Although loving-kindness meditation (LKM) has shown some promise as a psychological intervention, little is known about the effectiveness of LKM for reducing one of the most prevalent mental health problems: anxiety. To build knowledge in this area, we conducted a randomized controlled trial, assigning non-clinical undergraduates to either a four-session, group-based LKM intervention (n = 38) or a waitlist control (n = 33). Self-reported anxiety, compassionate love, and self-compassion were assessed at pretreatment, posttreatment, and 8-week follow-up. Relative to control participants, participants in the LKM intervention reported higher compassionate love and self-compassion at posttreatment and higher self-kindness (a component of self-compassion) at follow-up. Anxiety ratings did not significantly differ between conditions at posttreatment or follow-up. Study limitations and directions for future research are discussed.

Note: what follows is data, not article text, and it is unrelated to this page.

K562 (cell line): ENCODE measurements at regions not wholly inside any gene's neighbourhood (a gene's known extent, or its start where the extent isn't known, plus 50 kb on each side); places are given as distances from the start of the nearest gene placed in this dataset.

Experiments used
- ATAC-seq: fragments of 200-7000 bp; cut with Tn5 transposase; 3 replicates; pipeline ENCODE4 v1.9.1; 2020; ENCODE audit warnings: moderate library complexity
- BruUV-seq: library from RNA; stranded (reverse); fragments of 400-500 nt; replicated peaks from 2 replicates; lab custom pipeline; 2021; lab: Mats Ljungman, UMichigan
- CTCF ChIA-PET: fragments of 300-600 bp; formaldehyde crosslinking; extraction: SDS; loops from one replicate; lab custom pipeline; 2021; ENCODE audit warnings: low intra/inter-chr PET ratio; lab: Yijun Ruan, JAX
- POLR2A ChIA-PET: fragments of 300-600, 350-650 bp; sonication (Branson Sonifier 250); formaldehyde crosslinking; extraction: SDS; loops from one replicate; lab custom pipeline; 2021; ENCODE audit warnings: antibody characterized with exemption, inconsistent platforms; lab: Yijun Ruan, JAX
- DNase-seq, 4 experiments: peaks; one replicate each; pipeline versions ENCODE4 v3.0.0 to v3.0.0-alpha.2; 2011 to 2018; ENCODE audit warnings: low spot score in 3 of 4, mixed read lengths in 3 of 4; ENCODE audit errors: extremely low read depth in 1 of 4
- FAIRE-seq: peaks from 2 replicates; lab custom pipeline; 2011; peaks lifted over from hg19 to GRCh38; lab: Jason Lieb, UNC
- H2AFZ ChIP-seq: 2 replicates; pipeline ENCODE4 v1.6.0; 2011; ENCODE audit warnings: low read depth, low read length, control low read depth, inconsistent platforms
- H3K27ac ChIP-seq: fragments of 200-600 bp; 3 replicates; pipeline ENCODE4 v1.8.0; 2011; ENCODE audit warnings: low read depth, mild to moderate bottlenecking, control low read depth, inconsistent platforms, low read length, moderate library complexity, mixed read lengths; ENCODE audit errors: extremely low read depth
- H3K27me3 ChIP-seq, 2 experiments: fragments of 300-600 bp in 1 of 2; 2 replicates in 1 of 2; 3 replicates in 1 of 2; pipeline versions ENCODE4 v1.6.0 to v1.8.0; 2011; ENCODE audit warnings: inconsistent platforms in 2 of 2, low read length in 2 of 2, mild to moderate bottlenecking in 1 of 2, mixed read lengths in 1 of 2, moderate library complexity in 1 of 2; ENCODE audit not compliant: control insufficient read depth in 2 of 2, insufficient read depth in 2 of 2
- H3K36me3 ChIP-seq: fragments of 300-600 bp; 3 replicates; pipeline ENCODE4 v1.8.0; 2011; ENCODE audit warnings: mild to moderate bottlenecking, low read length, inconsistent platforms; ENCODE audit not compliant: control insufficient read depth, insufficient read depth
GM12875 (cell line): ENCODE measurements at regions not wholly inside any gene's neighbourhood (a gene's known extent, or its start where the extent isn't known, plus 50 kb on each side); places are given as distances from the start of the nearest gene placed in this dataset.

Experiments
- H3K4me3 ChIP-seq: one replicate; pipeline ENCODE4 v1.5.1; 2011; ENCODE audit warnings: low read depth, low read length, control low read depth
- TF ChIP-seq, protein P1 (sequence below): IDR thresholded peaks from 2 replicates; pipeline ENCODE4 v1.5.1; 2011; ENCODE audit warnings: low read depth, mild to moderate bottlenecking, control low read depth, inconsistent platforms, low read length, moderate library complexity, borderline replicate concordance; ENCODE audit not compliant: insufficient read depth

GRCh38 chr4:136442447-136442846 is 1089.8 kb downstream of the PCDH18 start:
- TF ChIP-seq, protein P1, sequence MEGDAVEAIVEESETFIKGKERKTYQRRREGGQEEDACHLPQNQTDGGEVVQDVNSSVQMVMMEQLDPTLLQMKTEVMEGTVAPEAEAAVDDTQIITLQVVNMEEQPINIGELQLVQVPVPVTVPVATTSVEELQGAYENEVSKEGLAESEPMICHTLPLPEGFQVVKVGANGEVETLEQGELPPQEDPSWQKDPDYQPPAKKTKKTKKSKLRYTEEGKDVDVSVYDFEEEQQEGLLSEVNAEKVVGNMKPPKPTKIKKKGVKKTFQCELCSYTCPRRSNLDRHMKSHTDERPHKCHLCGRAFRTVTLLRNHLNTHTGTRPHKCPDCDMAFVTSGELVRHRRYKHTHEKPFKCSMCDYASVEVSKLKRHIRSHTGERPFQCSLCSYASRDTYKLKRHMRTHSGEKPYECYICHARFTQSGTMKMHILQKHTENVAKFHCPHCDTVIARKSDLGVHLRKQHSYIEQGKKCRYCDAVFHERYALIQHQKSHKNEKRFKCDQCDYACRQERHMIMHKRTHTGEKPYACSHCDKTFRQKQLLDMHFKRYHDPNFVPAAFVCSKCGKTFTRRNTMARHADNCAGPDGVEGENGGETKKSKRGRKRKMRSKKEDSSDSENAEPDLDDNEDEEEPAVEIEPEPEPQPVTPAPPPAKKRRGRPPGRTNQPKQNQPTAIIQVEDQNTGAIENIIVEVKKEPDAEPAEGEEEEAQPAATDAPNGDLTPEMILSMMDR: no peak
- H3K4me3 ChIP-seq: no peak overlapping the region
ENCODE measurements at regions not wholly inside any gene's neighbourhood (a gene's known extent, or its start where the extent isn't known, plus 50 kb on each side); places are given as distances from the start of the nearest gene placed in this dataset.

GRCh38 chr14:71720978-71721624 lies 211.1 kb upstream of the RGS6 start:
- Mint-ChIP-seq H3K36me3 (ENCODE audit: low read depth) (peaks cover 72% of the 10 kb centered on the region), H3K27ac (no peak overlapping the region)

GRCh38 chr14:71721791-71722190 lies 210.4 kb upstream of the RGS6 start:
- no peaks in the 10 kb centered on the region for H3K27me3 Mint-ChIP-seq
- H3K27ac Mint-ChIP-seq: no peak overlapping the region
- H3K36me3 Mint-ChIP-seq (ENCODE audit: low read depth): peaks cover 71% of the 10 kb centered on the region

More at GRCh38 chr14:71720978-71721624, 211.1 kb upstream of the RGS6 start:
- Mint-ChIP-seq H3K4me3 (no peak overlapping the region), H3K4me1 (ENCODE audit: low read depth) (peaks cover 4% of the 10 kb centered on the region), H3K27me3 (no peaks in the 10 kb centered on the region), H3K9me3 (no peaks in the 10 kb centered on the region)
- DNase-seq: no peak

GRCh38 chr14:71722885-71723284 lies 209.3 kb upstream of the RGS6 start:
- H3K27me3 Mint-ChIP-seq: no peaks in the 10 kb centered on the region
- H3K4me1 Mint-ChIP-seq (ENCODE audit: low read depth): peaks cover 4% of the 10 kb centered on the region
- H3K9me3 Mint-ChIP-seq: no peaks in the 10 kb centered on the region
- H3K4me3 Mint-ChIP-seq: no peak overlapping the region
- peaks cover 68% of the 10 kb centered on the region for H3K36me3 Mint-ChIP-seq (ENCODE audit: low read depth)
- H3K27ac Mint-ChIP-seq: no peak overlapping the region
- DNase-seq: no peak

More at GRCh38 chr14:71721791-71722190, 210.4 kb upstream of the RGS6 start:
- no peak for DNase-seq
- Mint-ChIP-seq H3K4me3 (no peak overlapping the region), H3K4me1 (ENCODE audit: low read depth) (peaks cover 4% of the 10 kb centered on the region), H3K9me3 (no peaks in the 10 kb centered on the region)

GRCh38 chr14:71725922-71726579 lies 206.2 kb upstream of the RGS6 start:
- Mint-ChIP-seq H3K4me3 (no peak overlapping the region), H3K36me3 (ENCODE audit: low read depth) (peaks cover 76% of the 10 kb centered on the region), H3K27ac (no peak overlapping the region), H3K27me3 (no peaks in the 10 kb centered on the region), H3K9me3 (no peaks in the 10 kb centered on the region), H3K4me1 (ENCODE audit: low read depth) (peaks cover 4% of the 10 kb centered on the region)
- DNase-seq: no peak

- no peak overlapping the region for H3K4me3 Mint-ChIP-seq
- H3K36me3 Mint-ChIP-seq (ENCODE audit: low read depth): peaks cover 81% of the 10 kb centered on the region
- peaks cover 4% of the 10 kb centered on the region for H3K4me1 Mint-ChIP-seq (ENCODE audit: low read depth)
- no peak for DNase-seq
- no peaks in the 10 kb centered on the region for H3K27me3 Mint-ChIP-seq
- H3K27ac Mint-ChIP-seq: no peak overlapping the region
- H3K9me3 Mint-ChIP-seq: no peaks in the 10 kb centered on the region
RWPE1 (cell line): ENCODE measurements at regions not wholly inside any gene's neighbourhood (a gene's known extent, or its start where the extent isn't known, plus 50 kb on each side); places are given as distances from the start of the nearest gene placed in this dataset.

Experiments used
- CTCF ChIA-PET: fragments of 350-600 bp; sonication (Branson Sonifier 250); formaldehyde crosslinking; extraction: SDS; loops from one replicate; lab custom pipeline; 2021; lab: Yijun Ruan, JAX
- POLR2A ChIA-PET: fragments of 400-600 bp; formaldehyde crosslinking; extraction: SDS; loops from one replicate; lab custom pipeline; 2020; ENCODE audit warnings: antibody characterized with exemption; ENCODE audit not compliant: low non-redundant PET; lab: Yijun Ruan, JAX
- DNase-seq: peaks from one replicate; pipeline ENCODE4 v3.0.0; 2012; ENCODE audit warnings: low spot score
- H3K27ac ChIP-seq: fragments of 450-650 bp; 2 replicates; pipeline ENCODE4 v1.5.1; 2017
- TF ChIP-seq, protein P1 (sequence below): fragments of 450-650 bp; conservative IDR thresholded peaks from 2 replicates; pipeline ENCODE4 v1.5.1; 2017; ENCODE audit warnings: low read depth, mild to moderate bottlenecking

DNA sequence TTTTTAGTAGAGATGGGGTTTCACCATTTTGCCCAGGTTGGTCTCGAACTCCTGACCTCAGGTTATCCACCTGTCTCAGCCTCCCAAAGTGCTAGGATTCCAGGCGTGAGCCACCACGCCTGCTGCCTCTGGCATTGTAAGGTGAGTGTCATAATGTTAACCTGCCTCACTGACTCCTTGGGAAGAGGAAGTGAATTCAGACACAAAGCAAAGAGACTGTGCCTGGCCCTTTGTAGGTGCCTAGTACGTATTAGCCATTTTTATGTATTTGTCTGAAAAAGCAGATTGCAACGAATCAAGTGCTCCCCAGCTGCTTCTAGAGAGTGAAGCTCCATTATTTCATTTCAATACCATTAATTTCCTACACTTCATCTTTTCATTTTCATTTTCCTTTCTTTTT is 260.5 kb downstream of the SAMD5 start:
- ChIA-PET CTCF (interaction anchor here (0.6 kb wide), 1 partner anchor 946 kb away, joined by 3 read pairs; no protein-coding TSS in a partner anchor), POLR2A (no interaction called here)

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This study was not externally funded.
Conflict of interest
The authors declare that they have no conflict of interest.
All procedures performed in studies involving human participates were in accordance with the ethical standards of the institutional and/or national research committee and with the 1964 Helsinki Declaration and its later amendments or comparable ethical standards.
Informed consent was obtained from all individual participants included in the study.
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Weibel, D.T., McClintock, A.S. & Anderson, T. Does Loving-Kindness Meditation Reduce Anxiety? Results from a Randomized Controlled Trial. Mindfulness 8, 565–571 (2017). https://doi.org/10.1007/s12671-016-0630-9